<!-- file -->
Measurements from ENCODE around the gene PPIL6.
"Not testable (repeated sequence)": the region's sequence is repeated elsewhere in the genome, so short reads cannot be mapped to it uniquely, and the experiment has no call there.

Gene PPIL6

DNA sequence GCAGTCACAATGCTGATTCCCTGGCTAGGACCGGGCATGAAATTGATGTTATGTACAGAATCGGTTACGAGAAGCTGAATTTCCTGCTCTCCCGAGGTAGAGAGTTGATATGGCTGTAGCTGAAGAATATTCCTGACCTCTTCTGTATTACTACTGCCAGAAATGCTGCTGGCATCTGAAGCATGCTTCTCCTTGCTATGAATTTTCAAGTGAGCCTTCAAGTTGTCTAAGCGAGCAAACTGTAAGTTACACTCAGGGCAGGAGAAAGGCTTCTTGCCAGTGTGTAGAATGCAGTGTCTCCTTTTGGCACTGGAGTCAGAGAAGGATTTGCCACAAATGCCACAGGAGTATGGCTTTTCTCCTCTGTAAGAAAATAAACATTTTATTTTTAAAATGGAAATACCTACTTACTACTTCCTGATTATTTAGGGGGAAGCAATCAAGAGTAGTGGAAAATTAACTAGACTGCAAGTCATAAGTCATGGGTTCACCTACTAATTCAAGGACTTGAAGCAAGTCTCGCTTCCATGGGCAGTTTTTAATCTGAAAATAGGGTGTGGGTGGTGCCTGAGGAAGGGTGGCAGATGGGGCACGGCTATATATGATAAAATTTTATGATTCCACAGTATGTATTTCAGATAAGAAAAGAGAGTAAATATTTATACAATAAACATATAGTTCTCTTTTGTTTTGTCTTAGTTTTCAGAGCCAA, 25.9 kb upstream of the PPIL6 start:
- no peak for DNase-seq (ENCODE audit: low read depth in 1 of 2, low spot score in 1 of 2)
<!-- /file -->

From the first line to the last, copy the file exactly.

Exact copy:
Measurements from ENCODE around the gene PPIL6.
"Not testable (repeated sequence)": the region's sequence is repeated elsewhere in the genome, so short reads cannot be mapped to it uniquely, and the experiment has no call there.

Gene PPIL6

DNA sequence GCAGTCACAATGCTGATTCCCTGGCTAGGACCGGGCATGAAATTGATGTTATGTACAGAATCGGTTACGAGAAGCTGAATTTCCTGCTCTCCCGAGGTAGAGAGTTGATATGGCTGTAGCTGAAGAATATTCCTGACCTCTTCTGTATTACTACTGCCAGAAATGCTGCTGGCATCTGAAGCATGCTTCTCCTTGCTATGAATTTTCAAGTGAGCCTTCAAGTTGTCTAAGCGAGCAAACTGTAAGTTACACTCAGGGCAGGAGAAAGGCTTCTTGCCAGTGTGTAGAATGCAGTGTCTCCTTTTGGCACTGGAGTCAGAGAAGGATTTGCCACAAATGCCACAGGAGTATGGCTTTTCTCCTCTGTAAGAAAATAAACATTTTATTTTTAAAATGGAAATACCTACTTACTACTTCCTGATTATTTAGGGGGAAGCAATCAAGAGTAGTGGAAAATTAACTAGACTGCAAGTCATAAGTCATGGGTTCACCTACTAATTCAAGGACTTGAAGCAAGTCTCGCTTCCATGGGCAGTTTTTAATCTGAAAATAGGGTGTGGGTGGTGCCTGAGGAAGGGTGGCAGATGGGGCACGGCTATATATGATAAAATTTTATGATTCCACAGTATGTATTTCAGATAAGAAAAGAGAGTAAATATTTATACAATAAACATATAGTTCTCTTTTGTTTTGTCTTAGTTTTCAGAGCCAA, 25.9 kb upstream of the PPIL6 start:
- no peak for DNase-seq (ENCODE audit: low read depth in 1 of 2, low spot score in 1 of 2)